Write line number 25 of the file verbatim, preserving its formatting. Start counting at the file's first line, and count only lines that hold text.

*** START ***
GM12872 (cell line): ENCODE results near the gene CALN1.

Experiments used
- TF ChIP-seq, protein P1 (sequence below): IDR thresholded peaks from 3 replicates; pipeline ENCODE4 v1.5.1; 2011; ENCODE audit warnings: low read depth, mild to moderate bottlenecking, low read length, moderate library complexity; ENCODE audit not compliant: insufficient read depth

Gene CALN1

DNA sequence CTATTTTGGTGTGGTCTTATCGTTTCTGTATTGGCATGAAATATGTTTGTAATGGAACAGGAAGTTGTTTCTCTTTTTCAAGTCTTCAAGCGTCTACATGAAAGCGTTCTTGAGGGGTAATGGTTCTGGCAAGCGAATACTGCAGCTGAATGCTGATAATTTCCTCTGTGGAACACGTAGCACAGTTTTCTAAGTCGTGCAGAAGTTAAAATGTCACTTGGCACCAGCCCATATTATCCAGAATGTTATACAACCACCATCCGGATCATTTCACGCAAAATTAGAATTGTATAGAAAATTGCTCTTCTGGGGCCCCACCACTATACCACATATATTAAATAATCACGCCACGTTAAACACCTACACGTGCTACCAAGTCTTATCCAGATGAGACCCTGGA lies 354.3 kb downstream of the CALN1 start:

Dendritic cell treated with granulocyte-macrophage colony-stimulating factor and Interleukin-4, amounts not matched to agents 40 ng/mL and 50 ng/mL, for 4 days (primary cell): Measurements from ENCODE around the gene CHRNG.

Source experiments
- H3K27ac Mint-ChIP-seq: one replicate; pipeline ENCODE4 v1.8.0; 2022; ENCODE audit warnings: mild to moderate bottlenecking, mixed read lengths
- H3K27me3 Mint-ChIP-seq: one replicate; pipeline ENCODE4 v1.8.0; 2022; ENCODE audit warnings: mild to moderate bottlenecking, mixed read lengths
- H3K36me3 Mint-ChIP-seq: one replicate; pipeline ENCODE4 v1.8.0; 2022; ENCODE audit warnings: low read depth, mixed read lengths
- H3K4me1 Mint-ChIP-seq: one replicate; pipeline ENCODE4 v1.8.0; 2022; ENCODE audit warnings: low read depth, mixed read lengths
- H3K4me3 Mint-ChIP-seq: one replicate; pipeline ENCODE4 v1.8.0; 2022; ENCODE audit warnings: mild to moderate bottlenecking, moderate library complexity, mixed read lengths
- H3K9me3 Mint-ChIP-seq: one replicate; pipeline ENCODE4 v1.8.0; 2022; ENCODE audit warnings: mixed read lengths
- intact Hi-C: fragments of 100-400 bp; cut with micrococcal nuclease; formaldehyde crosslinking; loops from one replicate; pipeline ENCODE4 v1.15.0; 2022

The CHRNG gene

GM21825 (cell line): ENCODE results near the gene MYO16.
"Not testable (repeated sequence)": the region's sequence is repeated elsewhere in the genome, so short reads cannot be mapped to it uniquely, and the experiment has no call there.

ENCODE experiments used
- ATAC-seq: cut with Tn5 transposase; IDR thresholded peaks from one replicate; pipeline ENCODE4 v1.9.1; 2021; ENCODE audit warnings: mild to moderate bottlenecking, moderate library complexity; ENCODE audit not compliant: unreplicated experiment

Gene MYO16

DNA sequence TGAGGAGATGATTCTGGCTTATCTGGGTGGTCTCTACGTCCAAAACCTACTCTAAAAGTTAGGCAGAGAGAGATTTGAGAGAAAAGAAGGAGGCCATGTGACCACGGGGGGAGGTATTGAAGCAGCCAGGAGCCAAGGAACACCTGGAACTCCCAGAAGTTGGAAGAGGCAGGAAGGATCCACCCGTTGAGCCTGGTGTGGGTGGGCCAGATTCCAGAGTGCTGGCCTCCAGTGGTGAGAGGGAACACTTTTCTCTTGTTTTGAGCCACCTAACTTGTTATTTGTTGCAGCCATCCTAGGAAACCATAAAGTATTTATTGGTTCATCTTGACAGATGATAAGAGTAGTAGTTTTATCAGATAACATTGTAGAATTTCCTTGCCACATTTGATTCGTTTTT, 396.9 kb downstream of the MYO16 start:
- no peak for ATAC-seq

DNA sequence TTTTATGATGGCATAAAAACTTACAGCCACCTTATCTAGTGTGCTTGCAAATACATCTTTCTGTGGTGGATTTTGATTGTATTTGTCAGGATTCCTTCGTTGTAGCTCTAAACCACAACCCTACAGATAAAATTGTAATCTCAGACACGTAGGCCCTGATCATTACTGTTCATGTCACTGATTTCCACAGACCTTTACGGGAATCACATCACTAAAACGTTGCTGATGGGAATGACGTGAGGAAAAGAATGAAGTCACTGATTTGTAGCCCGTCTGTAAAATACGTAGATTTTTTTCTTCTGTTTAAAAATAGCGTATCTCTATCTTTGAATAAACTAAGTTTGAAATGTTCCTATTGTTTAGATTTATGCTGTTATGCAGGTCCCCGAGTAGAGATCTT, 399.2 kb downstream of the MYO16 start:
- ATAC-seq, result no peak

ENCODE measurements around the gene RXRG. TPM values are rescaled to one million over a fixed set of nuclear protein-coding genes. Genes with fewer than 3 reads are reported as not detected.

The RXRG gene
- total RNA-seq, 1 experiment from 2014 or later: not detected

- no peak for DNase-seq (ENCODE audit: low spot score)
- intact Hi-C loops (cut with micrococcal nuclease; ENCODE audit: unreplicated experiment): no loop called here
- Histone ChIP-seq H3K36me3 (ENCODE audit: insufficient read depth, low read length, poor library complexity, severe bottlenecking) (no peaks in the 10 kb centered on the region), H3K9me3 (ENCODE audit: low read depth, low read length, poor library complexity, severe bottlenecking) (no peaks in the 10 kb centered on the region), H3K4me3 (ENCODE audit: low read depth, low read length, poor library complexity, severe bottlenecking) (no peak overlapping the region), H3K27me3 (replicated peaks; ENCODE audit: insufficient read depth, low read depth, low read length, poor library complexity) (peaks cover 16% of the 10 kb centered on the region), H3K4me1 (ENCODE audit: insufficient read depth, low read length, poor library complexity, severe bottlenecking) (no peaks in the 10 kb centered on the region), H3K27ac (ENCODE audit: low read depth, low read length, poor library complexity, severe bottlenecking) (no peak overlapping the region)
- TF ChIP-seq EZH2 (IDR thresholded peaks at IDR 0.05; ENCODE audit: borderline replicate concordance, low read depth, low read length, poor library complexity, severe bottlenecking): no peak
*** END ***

ENCODE measurements around the gene RXRG. TPM values are rescaled to one million over a fixed set of nuclear protein-coding genes. Genes with fewer than 3 reads are reported as not detected.